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“We will support everybody. The main thing is assuring that there are no further victims. All [property-related] issues will be resolved soon. Temporary dams are being created in the area. Roads and electricity in some flooded villages are being restored,” Akim (Governor) of the Karaganda oblast Nurmukhambet Abdibekov said as he promised those left homeless that they would have the option to allow authorities to help them build new homes.

Rebuilding housing and acquiring things such as clothing, food products and toiletries, cannot be done quickly.

However, as the traditional and social media noted, the major effect of this month’s floods was that they generated an authentic urge across Kazakh society to help affected compatriots through numerous grassroots initiatives.

One may say that this event certainly left nobody indifferent. Hundreds and thousands across the country are actively involved in the process of supporting the people of Karaganda. Numerous volunteers from different regions of the country rallied and are providing incredible support.

Ordinary citizens and NGOs alike swiftly reacted in helping flood victims. People sent food, warm clothes, blankets, mattresses toiletries and toys to Karaganda.

In Astana, activists urged people via WhatsApp, Instagram, Facebook and other social media outlets to collect clothes, blankets, food and toys for children. The main gathering point was behind the Saryarka Shopping Mall. The campaign was popularised by popular public figures, including political analyst Yerlan Karin, former parliament member Bakhyt Syzdykova, musical producer Bayan Yessentayeva and television anchor Dinara Satzhan, among others.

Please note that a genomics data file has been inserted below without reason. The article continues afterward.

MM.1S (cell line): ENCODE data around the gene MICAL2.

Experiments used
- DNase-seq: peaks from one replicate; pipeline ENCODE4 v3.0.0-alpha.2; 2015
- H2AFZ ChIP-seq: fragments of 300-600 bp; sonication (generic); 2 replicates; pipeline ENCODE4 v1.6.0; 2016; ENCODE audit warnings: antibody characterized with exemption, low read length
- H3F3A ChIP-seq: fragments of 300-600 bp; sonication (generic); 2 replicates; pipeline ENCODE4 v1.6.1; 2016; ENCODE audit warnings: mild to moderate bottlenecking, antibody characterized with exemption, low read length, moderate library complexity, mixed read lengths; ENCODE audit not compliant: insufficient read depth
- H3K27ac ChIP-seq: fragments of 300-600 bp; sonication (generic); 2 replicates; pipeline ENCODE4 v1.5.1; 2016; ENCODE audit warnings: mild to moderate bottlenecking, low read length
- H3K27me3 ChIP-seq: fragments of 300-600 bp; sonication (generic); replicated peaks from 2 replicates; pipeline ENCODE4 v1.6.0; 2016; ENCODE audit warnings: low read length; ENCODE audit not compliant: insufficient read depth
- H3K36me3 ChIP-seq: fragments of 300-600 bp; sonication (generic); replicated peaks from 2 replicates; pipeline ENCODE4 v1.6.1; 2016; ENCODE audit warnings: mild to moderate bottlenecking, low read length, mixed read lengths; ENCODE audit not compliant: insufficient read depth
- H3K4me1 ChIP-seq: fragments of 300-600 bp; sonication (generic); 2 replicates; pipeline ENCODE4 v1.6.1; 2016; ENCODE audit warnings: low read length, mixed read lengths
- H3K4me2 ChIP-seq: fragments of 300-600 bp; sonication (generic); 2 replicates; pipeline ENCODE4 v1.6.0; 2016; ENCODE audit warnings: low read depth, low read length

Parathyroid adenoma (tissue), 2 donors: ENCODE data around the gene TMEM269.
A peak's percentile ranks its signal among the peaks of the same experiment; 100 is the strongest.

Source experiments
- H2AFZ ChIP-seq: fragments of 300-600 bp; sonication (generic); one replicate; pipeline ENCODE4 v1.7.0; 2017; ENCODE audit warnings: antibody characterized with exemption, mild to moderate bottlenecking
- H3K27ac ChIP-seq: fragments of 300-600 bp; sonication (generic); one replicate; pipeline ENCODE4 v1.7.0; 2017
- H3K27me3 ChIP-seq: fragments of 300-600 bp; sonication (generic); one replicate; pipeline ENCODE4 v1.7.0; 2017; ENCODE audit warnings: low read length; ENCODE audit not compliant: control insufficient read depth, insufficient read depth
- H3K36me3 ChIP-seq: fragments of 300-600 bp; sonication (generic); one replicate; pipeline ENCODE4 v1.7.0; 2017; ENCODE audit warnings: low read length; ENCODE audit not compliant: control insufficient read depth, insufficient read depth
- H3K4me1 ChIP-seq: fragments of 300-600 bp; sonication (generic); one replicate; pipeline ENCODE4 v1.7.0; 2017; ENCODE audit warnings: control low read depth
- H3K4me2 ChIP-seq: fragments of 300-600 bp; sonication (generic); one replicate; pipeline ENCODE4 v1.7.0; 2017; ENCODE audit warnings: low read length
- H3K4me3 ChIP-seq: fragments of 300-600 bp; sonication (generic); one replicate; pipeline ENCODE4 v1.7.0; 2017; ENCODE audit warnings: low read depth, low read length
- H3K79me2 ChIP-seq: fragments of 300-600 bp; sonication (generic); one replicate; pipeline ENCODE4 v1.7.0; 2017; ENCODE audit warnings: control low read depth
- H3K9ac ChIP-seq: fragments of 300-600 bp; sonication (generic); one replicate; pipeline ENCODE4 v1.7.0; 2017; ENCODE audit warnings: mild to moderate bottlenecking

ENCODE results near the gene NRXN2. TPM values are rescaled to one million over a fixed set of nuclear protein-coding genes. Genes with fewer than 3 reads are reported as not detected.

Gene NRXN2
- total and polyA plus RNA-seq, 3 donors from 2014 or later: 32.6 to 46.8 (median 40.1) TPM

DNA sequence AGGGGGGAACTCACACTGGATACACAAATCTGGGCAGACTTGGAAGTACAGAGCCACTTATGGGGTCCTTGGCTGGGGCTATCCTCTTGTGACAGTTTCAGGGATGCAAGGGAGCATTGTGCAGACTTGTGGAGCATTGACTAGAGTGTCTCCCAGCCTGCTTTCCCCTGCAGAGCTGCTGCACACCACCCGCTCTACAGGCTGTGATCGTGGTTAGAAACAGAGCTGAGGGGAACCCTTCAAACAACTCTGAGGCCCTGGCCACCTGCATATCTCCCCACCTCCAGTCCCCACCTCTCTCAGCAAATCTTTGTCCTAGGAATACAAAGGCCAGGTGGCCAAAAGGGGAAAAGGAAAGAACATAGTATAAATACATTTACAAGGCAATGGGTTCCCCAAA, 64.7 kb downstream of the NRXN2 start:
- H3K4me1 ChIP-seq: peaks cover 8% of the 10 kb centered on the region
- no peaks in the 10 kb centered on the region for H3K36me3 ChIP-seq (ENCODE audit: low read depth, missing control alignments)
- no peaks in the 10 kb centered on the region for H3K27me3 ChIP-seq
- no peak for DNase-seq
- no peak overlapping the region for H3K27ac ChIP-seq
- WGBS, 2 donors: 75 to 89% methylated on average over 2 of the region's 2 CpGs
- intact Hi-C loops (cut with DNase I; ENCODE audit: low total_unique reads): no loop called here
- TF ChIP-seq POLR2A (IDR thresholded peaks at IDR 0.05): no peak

“I learned about [the floods] from Instagram. I brought items for men, women and children. I brought clothes and toys. I mainly brought warmer things, as the weather is still cold. We are worried and feel sympathetic [towards our compatriots]. I don’t want this to happen again. Myself, I am a southerner, from Almaty,” the Tengrinews agency quoted Indira, an action participant, saying.

“It can happen anywhere. We live in one country; we need to help each other. Many citizens brought baby clothes and food. We did not expect such a reaction from people. One apa (elderly woman) sent two vehicles  full of supplies. Mangystau residents are not indifferent when people are suffering and they are willing to help,” the media quoted volunteers from the western city of Aktau as saying.